Sunday, October 21, 2007
A good knob of butter
A good handful of fresh sage leaves, 8 leaves reserved for serving
6 cloves of garlic, peeled and crushed
5 red onions peeled and sliced
3 large white onions, peeled and sliced
3 banana shallots, peeled and sliced
300g leeks, trimmed washed and sliced
Sea salt and freshly ground black pepper
2 liters good quality stock
8 slices of good quality stale bread
200g freshly grated Cheddar Cheese
Put the butter, 2 glugs of olive oil, the sage and garlic into a thick bottomed, non-stick pan. Stir everything around and add the onions, shallots and leeks. Season with salt and pepper. Place a lid on the pan, leaving it slightly ajar, and cook slowly for 50 min, without coloring the vegetables too much. Remove the lid for the last 20 min. Stir occasionally so that nothing catches on the bottom.
When your onions are lovely and silky, add the stock. Bring to a boil, turn the heat down and simmer for 10-15 min. You can skim the fat off the surface, or leave it there to add flavor.
Preheat the oven or grill to maximum. Toast your bread on both sides. Correct the seasoning of the soup, then ladle it into heatproof bowls and place them onto a baking tray. Tear toasted bread over each bowl to fit it like a lid. Feel free to push or dunk the bread into the soup a bit. Sprinkle with some grated cheddar and drizzle over a little Worcestershire sauce.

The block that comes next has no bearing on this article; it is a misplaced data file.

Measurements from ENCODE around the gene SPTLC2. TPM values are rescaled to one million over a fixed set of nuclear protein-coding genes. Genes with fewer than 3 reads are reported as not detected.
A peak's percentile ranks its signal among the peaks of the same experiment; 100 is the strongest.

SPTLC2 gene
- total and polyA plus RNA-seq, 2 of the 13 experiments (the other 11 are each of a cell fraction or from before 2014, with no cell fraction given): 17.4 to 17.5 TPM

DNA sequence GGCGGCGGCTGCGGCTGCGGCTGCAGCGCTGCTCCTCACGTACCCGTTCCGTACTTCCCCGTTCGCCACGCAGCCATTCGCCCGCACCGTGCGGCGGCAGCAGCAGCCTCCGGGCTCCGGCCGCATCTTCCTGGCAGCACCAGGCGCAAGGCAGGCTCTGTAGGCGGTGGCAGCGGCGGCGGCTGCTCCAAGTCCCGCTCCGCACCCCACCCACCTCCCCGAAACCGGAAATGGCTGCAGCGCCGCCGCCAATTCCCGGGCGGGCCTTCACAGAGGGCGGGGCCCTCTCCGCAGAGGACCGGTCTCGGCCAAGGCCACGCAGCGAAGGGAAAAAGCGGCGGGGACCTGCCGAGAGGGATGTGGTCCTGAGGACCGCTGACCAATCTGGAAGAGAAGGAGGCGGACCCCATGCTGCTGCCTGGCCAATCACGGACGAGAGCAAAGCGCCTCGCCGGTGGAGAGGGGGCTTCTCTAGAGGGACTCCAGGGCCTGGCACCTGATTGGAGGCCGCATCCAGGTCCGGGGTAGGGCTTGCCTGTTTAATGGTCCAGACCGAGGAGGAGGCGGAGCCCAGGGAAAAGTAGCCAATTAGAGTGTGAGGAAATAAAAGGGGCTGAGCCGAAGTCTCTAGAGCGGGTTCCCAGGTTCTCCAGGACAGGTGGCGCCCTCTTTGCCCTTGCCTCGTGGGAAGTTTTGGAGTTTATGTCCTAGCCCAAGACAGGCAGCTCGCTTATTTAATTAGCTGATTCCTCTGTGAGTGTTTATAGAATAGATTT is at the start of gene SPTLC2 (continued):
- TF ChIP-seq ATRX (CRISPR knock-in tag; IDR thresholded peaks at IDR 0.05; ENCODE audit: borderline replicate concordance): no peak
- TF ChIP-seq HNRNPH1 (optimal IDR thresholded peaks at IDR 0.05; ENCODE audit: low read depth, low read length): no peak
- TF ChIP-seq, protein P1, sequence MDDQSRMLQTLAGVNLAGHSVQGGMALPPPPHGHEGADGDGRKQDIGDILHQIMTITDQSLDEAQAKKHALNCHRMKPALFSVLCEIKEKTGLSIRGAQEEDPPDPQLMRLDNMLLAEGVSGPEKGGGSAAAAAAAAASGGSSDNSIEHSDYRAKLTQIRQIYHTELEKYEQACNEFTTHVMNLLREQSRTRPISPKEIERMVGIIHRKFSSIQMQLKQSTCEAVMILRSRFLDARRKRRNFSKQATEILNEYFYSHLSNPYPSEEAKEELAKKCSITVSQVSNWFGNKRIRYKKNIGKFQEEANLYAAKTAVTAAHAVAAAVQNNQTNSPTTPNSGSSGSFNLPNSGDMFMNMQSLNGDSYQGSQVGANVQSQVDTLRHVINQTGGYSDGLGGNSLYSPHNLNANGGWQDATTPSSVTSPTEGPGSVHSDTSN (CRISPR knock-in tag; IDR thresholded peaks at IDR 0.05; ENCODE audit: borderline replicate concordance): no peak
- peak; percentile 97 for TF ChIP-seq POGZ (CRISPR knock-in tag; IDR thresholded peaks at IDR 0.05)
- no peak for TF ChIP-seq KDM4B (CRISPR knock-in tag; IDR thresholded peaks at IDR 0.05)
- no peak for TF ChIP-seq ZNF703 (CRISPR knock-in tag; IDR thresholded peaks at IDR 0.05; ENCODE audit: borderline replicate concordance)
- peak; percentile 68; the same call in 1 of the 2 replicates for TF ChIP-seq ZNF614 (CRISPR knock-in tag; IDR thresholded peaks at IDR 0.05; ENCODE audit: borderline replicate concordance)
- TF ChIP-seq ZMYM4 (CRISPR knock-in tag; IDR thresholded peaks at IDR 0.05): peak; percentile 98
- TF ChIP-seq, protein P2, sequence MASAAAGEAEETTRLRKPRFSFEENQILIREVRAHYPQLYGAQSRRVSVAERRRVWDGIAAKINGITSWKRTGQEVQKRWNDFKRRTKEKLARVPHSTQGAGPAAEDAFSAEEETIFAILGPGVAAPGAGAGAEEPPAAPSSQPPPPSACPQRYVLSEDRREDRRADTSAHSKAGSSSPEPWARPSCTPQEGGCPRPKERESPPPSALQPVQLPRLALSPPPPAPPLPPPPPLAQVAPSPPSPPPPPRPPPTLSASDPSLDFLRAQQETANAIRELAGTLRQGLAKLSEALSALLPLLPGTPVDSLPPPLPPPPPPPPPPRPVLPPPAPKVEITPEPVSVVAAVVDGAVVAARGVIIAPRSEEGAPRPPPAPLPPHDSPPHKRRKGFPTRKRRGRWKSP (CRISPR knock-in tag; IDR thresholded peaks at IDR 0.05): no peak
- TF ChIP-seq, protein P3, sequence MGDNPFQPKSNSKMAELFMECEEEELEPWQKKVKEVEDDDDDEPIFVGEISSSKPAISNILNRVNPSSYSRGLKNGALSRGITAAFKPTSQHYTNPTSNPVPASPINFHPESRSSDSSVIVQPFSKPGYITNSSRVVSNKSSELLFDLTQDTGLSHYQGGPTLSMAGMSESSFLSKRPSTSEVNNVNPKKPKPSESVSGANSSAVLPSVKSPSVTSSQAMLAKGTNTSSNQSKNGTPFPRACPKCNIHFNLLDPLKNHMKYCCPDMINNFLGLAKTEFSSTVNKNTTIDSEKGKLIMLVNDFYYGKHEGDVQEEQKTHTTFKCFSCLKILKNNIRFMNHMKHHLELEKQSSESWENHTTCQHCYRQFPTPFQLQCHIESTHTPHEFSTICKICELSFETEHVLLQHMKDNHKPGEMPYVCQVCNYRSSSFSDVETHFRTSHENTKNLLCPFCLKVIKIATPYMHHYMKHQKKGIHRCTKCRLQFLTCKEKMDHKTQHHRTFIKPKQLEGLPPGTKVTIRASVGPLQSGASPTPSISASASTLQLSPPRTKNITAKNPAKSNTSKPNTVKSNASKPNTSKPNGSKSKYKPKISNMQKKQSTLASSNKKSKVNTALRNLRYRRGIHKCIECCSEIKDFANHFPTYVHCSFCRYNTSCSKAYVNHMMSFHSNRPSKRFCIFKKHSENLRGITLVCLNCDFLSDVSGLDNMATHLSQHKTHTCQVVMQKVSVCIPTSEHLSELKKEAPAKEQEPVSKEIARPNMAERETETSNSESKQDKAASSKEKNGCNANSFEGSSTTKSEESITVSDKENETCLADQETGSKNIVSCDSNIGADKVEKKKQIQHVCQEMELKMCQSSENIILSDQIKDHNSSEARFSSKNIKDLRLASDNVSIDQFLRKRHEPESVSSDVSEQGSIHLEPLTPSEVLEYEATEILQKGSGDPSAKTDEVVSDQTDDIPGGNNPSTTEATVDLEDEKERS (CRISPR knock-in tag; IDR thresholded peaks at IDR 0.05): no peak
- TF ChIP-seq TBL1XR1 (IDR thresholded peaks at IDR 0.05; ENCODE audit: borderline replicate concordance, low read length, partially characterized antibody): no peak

Dress your reserved sage leaves with some olive oil and place one on top of each slice of bread. Put the baking tray into the preheated oven or under the grill to melt the cheese till bubbling and golden.
This was from Jamie at Home. It was fun to make because of the cheese under the grill part, the slicing a million or so onions was not quite as much fun, but you could use a food processor to do that part.
This came out really wonderfully, both the soup it’s self, and the fabulous grilled bread and cheese top (which is why I always loved this soup so much when I was younger). Apparently the key is using as many different types of onions as you can get your hands on, for the variety of flavor.
One quick warning though, the leftovers, if you have any, turn a really strange and unappetizing color. I think it’s the red onions that do that. I’d recommend making a half a batch, unless there are a lot of you eating it.